Tips for Enjoying Local Products and Supporting Mississippi Farmers
This article was adapted from Mississippi Farm Country Magazine, the official publication of Mississippi Farm Bureau. The magazine is a benefit to members of Mississippi Farm Bureau. To join the federation, visit Mississippi Farm Bureau online.
By Alex Jacks, Communications and Marketing Specialist
Mississippi Department of Agriculture and Commerce
As the sun begins to stay in the sky a little longer, and the air gets hotter, the fruit and vegetable plants in Mississippi’s fields grow bigger, until their limbs are hanging under the weight of a prized piece of food. Only then does a farmer harvest the field and prepare to sell the product that was cultivated. In some instances, the farmer gathers the food to ship across the country, but in many cases, the farmer hauls it to a local farmers market to share the product with the community.
The popularity of farmers markets continues to grow in Mississippi as consumers pursue healthier lifestyles. When farmers and other vendors gather to sell their products directly to consumers, a farmers market is formed. There are 88 farmers markets in 59 counties throughout Mississippi, including the Mississippi Farmers Market in Jackson, which is located at 929 High St. adjacent to the Mississippi Fairgrounds.
The number of markets in the state has grown exponentially in 10 years, according to Mississippi Commissioner of Agriculture and Commerce, Cindy Hyde-Smith.
“There were only 23 local farmers markets in Mississippi in 2006,” she said. “That number has grown to what it is now for many reasons, especially since our farmers and consumers have realized the benefits farmers markets bring to communities across the state.”
Farmers markets provide farmers with the opportunity to educate the public about their product, while selling it at a retail price, Hyde-Smith said.
“This benefits our communities by supporting the people who live in them, all while keeping money within the local economy,” she said.
Selling at farmers markets allows farmers and other vendors to interact with the consumer, promote their business and distribute their products through an additional avenue.
“We highly encourage farmers and other vendors to participate in their local markets,” Hyde-Smith said. “It is a good opportunity for them to get out there and promote themselves.”
In an effort to help the farmers and vendors who sell at farmers markets, the Mississippi Department of Agriculture and Commerce developed the Mississippi Certified Farmers Market Program to attract consumers to their local market. This voluntary branding promotes and identifies a marketplace for Mississippi-grown fruits, vegetables, plant materials and other products made or processed in the state. Consumers also benefit in many ways from having a farmers market in their community.
“By shopping at local farmers markets, customers have access to fresh and healthy produce, “Hyde-Smith said. “It also gives them the opportunity to interact and talk to our Mississippi farmers directly about production practices and food preparation.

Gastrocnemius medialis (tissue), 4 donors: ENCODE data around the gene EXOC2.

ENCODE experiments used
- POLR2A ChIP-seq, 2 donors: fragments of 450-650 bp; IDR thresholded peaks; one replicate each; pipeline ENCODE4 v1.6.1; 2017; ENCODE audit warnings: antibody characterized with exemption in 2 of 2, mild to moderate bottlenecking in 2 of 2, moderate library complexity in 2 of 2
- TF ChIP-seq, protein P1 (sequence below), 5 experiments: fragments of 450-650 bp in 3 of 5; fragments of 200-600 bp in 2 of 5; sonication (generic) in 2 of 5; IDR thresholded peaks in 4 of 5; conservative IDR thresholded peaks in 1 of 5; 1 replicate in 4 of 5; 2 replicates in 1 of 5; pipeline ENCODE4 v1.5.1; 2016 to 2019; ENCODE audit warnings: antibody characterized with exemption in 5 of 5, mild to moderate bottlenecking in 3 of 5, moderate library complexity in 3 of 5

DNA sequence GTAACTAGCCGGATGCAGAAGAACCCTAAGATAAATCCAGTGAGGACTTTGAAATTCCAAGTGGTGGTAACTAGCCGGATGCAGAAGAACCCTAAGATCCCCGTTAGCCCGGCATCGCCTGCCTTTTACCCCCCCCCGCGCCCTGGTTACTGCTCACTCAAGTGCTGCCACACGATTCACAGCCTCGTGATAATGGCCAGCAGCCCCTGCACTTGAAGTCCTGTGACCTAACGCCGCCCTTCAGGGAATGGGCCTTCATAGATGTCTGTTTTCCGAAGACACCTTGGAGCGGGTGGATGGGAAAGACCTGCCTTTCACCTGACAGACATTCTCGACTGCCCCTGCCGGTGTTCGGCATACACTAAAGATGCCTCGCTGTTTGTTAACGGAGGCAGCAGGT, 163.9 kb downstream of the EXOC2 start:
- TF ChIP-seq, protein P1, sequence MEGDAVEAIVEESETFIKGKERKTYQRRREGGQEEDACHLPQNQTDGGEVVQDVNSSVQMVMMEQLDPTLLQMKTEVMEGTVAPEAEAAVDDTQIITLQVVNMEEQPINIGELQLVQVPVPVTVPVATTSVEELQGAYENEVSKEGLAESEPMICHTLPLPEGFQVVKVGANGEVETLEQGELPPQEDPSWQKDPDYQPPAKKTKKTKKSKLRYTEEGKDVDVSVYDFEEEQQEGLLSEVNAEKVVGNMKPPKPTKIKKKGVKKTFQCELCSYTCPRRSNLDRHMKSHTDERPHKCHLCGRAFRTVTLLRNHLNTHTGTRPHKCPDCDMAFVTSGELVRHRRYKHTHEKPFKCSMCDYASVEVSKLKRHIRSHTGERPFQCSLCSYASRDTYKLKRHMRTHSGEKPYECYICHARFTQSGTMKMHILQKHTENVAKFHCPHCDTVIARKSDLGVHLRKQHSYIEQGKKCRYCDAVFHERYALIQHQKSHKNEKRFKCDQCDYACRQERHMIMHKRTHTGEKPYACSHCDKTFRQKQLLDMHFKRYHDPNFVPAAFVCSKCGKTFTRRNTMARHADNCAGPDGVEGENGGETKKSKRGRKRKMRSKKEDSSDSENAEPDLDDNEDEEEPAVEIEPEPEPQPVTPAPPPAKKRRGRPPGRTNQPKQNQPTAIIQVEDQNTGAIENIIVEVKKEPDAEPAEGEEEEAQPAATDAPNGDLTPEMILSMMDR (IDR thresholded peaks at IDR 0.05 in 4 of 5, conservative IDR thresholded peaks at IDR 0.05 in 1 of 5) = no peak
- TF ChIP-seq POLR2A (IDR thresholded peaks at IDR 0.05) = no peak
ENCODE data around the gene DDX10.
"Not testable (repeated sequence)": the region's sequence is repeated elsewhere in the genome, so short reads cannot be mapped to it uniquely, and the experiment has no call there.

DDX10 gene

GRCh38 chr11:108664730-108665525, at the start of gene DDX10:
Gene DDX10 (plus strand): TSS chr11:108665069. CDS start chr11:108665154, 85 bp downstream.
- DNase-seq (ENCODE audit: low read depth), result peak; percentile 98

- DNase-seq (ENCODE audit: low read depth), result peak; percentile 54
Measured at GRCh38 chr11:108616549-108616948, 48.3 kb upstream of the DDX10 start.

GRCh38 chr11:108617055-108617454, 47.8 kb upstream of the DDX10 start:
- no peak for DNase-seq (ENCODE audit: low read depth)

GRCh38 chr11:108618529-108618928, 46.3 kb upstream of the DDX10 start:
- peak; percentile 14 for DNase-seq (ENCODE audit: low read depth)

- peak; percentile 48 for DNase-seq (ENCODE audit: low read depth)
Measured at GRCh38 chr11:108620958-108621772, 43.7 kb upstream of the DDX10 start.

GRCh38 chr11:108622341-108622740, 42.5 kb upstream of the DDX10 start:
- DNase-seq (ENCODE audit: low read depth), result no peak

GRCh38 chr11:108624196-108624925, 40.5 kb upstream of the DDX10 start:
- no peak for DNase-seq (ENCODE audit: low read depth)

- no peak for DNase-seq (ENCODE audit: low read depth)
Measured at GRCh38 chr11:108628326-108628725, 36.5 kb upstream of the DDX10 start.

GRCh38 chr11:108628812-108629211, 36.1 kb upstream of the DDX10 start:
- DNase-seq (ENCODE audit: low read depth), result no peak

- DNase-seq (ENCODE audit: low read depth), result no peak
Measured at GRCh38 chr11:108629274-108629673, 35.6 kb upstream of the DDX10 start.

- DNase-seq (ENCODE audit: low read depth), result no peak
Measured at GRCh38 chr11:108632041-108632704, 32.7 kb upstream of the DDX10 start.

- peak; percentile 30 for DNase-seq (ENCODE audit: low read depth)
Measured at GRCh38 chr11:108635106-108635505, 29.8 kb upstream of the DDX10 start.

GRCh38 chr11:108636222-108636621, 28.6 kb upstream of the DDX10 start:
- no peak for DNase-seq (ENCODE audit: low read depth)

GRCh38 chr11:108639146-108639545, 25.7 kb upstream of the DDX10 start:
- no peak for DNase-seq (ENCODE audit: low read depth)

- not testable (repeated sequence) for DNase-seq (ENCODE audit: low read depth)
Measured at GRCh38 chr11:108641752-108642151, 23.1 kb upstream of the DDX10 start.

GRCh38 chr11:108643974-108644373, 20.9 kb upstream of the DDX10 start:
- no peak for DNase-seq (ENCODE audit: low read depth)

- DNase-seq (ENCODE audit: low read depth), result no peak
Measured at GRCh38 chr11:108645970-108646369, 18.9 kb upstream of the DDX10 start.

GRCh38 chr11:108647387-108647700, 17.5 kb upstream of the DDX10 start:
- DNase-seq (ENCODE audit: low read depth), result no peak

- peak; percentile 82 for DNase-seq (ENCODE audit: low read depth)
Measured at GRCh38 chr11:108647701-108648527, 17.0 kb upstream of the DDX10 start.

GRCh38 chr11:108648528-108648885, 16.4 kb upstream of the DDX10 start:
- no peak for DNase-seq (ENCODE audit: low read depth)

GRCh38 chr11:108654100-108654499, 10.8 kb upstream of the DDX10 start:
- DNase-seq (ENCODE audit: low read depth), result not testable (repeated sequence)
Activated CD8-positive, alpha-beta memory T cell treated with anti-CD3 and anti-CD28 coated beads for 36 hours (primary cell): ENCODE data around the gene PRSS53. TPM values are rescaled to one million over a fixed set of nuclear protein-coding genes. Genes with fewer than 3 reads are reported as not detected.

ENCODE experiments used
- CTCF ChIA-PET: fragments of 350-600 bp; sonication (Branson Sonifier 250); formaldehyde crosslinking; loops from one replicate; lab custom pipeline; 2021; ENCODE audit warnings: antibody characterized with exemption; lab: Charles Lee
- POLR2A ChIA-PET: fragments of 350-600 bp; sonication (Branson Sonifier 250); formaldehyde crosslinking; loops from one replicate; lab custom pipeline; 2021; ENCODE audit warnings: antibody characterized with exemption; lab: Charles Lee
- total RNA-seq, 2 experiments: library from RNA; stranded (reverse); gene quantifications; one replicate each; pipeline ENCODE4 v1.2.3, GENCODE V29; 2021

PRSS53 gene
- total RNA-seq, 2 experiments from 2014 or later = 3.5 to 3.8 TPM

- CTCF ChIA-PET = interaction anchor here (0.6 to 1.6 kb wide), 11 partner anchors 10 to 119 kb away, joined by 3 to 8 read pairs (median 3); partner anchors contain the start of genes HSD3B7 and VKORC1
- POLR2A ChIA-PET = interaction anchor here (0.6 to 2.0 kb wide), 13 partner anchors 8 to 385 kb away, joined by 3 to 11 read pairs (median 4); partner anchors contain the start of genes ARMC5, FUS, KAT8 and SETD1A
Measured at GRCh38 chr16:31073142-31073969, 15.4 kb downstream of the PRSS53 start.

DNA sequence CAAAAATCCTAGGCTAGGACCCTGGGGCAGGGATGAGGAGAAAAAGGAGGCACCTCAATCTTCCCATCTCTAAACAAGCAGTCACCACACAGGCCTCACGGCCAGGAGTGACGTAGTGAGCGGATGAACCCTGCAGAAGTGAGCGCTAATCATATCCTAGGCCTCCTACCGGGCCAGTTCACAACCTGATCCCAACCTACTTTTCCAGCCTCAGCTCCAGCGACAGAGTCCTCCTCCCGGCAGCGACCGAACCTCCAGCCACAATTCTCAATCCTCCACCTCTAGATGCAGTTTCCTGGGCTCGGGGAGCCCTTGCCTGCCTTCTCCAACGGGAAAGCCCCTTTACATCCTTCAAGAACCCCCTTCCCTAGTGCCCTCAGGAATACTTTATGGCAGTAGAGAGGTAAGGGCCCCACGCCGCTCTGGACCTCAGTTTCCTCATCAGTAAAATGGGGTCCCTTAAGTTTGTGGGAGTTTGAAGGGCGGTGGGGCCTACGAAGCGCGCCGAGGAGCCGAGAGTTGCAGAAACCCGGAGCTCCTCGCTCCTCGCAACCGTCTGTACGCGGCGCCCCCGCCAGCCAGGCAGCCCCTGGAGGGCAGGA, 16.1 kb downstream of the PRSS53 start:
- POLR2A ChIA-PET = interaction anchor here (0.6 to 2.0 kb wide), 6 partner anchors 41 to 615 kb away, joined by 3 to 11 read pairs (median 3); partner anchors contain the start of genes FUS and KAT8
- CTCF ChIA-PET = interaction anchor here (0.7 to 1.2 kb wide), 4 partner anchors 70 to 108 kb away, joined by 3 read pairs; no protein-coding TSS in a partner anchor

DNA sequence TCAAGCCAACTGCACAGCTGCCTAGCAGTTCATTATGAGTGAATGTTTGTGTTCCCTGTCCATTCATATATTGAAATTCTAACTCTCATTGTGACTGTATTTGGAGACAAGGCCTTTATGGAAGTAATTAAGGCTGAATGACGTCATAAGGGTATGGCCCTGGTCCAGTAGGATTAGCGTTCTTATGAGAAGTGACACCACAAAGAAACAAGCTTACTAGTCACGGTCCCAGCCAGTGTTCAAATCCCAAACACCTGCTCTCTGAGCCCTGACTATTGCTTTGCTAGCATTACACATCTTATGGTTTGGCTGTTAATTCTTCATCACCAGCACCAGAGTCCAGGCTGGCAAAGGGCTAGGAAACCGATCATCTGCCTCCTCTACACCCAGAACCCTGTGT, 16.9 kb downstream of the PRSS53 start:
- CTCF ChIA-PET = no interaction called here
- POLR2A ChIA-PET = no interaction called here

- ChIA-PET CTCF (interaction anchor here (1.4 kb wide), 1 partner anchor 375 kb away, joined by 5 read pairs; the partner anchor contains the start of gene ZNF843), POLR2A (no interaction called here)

In addition, farmers markets provide consumers with a wide variety of high-quality produce, as well as other agricultural products. Many farmers markets offer consumers more than just fruits and vegetables. Farmers market shoppers can often find plants; fresh cut flowers; dairy products such as milk and cheese; meat products such as beef and pork; eggs; specialty foods such as jams, jellies, baked goods; and handmade works from local artists.
With all the benefits to farmers markets, it is no surprise that farmers and consumers are spending more time and more money locally.
When shopping at your local farmers market, here are a few tips to remember:
Farmers bring the amount of produce they anticipate to sell each week. They do not want to haul extra produce around that will spoil. Consumers should arrive at their local farmers market early to ensure they get the fruits and vegetables they want for the week.
Know What Is In Season
Consumers should do a little research prior to shopping at a local farmers market in order to keep their expectations in check. They should know that produce will be in season when going shopping to prevent disappointment when a farmer does not have something. Shoppers will not find Mississippi strawberries at the market in November.
Try New Things
Farmers in Mississippi have the ability to grow crops that few consumers know about or have ever tried. Keep an open mind and try new things when visiting a local farmers market.
Get to Know the Farmers and Ask Questions
It becomes easier to try a new, odd-looking vegetable when a consumer knows the farmer. Do not be afraid to ask how something is grown or how to cook it.
Check Out the Entire Market
Take everything in when visiting a local farmers market. Visit all of the vendor booths and explore all of the produce available. It makes for a more enjoyable visit.